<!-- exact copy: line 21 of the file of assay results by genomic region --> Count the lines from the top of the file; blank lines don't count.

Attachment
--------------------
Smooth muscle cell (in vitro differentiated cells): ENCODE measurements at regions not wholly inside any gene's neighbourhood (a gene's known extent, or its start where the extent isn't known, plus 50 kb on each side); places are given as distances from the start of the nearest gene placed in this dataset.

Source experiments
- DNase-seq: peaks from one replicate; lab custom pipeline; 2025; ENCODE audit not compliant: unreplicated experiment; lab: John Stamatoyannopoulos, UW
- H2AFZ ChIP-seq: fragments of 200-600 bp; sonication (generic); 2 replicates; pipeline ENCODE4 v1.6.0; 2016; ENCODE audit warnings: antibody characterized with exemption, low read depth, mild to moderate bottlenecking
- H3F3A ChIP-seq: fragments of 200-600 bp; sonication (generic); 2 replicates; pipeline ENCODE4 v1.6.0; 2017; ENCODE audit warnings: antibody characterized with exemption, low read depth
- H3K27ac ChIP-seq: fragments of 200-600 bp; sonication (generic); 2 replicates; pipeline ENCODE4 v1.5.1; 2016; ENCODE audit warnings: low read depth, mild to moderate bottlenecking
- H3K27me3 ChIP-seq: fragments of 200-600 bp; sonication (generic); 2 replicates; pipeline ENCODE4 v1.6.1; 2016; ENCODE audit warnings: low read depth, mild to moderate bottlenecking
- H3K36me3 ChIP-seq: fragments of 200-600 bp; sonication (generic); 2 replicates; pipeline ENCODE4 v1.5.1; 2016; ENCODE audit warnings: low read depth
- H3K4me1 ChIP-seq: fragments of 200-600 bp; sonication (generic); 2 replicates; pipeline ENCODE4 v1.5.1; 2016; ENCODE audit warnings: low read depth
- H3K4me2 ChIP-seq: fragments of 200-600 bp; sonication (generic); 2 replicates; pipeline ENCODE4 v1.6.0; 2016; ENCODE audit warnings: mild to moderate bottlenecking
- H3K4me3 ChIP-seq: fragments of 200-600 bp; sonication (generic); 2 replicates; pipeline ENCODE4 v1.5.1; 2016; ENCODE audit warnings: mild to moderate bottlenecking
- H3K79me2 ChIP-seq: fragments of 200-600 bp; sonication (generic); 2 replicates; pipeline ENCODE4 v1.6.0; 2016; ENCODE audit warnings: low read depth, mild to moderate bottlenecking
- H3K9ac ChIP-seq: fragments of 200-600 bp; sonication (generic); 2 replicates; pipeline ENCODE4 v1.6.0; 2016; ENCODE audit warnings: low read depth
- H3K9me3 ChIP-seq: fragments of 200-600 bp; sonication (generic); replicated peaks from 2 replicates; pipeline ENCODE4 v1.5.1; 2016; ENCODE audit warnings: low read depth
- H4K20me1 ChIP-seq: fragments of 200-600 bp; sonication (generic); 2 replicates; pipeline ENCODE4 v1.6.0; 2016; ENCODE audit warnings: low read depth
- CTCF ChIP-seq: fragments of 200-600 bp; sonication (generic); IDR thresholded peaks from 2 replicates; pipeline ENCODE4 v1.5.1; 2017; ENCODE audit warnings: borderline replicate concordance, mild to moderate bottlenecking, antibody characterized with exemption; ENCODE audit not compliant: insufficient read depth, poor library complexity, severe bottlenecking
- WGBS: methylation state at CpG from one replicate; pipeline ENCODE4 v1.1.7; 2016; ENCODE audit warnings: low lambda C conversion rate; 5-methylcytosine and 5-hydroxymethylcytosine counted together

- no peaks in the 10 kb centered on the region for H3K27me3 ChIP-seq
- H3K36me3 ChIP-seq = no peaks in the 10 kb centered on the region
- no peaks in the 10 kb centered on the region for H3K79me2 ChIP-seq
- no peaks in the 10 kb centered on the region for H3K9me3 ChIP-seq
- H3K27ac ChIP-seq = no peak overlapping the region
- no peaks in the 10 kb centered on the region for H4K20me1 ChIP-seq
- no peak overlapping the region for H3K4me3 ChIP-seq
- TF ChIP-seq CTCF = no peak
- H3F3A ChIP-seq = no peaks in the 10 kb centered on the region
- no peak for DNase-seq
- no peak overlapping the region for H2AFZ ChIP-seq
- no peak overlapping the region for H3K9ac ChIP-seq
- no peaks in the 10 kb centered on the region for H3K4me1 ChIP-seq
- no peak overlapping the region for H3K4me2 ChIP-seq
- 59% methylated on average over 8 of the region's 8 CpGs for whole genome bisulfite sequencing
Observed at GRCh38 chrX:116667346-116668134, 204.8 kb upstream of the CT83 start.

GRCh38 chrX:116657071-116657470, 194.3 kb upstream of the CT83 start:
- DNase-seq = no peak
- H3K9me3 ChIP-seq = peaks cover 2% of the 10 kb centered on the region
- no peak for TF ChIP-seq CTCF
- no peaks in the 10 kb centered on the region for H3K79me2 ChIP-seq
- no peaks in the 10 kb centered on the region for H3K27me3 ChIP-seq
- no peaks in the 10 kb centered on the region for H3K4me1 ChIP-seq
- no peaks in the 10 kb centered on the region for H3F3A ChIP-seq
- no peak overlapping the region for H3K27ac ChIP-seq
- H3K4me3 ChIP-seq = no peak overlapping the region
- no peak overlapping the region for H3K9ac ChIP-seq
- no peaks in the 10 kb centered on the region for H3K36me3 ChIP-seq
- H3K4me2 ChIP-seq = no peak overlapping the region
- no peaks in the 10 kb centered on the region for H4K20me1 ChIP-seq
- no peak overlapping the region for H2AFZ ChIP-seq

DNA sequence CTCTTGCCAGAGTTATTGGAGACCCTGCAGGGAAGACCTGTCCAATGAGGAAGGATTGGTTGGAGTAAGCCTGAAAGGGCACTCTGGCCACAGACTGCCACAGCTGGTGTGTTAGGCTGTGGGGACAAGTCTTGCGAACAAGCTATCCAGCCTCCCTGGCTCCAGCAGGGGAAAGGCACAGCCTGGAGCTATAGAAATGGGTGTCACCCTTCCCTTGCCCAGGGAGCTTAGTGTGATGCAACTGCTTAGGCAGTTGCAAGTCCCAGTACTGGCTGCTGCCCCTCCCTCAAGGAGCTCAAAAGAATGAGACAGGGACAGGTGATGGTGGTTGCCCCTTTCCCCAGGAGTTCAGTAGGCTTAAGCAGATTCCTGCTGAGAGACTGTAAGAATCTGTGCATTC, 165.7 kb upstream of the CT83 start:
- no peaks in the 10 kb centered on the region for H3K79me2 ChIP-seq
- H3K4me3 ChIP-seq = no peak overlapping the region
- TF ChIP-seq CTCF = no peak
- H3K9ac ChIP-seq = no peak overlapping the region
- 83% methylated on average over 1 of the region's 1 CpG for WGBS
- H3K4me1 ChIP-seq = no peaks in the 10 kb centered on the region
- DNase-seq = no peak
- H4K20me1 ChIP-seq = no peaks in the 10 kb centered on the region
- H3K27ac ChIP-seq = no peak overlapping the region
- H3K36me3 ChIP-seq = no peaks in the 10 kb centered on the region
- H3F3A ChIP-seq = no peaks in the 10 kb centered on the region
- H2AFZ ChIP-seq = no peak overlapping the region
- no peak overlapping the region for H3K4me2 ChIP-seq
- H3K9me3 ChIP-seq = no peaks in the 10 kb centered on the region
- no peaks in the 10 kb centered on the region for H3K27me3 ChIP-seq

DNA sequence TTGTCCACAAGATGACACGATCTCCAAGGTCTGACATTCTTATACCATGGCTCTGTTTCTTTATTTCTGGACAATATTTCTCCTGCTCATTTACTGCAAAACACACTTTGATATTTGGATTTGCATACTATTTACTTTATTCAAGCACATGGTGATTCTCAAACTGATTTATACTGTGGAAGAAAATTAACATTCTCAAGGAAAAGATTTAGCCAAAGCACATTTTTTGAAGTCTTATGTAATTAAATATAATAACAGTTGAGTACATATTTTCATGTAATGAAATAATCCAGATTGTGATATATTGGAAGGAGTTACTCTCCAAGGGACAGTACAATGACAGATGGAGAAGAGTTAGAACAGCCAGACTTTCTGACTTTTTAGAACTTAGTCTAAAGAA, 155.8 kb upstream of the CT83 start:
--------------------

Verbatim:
- no peaks in the 10 kb centered on the region for H3K9me3 ChIP-seq